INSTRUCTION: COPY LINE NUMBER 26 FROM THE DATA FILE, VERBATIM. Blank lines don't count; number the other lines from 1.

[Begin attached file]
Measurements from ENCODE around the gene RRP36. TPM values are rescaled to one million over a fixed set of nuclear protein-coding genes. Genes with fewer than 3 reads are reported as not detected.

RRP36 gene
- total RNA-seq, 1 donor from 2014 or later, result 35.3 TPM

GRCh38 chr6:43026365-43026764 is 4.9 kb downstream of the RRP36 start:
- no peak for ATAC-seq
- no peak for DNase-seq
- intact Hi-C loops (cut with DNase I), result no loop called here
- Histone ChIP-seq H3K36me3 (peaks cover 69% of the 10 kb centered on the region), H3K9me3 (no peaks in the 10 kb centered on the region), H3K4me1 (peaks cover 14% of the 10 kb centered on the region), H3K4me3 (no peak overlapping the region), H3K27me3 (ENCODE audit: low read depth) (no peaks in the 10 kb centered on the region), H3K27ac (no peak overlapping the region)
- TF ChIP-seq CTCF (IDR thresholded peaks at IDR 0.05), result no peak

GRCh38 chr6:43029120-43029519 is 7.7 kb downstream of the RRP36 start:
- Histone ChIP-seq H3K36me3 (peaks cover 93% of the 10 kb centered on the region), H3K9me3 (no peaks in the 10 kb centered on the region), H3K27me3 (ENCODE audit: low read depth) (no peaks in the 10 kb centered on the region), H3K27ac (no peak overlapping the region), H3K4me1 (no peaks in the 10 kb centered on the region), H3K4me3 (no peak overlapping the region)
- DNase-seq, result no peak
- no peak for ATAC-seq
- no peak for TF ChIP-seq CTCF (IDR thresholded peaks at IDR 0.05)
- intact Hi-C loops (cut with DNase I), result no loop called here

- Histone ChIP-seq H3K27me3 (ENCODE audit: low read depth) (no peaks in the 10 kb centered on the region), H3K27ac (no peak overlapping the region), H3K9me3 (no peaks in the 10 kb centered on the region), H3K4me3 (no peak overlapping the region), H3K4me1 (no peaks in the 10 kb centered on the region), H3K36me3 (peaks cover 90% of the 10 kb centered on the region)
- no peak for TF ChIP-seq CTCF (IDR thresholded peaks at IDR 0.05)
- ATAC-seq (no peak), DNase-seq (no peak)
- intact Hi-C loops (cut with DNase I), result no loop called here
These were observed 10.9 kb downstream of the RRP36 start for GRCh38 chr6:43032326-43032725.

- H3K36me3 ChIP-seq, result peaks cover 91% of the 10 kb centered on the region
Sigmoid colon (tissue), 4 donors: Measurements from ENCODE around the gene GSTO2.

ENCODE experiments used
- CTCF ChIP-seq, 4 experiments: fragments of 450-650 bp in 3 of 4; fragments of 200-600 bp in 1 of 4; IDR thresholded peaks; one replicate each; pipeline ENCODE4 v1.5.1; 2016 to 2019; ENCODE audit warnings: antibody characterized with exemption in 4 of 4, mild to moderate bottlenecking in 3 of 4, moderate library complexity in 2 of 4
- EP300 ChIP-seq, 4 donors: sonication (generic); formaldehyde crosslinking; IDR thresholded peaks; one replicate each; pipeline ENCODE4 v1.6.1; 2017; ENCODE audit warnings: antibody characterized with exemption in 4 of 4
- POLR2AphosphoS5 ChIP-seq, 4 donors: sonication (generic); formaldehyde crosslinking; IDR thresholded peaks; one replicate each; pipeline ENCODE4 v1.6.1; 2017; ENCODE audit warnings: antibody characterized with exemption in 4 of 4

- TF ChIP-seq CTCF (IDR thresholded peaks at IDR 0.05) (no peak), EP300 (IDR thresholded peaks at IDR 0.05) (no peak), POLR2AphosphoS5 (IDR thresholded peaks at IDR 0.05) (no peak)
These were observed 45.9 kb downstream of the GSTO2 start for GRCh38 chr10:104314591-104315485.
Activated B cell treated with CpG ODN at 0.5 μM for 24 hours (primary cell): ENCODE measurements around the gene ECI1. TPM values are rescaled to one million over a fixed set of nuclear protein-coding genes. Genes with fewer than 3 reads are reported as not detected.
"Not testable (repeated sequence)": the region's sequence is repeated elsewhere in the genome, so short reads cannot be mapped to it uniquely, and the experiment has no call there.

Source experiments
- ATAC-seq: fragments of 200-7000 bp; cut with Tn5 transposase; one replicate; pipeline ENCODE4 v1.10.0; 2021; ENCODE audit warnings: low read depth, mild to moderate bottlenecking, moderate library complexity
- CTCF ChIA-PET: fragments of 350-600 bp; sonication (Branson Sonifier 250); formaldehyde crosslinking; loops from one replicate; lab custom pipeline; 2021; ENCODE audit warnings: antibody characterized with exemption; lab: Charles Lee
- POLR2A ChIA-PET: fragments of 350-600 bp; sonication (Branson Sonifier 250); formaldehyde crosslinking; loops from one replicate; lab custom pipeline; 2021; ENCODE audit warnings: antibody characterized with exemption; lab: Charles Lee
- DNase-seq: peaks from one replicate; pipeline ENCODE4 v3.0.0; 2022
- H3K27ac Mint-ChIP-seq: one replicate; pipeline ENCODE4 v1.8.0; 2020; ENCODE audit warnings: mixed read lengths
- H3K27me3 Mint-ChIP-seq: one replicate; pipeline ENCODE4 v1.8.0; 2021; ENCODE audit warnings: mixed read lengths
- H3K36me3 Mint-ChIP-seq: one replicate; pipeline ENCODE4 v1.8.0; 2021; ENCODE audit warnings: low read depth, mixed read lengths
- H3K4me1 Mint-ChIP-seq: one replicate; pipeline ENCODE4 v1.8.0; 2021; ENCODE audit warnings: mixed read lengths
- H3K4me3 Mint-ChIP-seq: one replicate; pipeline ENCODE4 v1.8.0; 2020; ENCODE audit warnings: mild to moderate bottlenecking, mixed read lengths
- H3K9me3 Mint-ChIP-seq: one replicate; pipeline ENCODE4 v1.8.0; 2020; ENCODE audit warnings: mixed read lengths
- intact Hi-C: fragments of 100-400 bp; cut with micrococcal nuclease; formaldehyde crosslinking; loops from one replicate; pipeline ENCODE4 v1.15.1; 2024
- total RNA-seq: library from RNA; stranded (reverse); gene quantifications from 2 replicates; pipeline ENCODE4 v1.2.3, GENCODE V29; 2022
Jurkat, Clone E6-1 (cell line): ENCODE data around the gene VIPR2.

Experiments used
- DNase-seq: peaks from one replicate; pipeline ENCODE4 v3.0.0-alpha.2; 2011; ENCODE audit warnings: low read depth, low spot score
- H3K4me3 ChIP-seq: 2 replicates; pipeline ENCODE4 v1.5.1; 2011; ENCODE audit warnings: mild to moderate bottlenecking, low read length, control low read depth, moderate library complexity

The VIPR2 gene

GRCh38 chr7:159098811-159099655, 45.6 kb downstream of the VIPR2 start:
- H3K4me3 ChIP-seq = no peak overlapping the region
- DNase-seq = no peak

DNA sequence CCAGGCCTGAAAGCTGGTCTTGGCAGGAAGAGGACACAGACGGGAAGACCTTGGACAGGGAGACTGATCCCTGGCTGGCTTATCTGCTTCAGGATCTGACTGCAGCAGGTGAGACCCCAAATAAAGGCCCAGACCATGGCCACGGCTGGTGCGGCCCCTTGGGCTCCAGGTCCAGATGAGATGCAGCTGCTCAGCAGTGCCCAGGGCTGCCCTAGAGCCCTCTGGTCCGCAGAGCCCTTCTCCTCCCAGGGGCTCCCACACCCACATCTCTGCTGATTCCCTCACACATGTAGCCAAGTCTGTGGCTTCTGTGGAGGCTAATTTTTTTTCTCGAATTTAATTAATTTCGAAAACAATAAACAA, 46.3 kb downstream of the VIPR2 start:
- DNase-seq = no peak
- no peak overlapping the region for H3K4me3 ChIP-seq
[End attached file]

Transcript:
- POLR2AphosphoS5 ChIP-seq, 4 donors: sonication (generic); formaldehyde crosslinking; IDR thresholded peaks; one replicate each; pipeline ENCODE4 v1.6.1; 2017; ENCODE audit warnings: antibody characterized with exemption in 4 of 4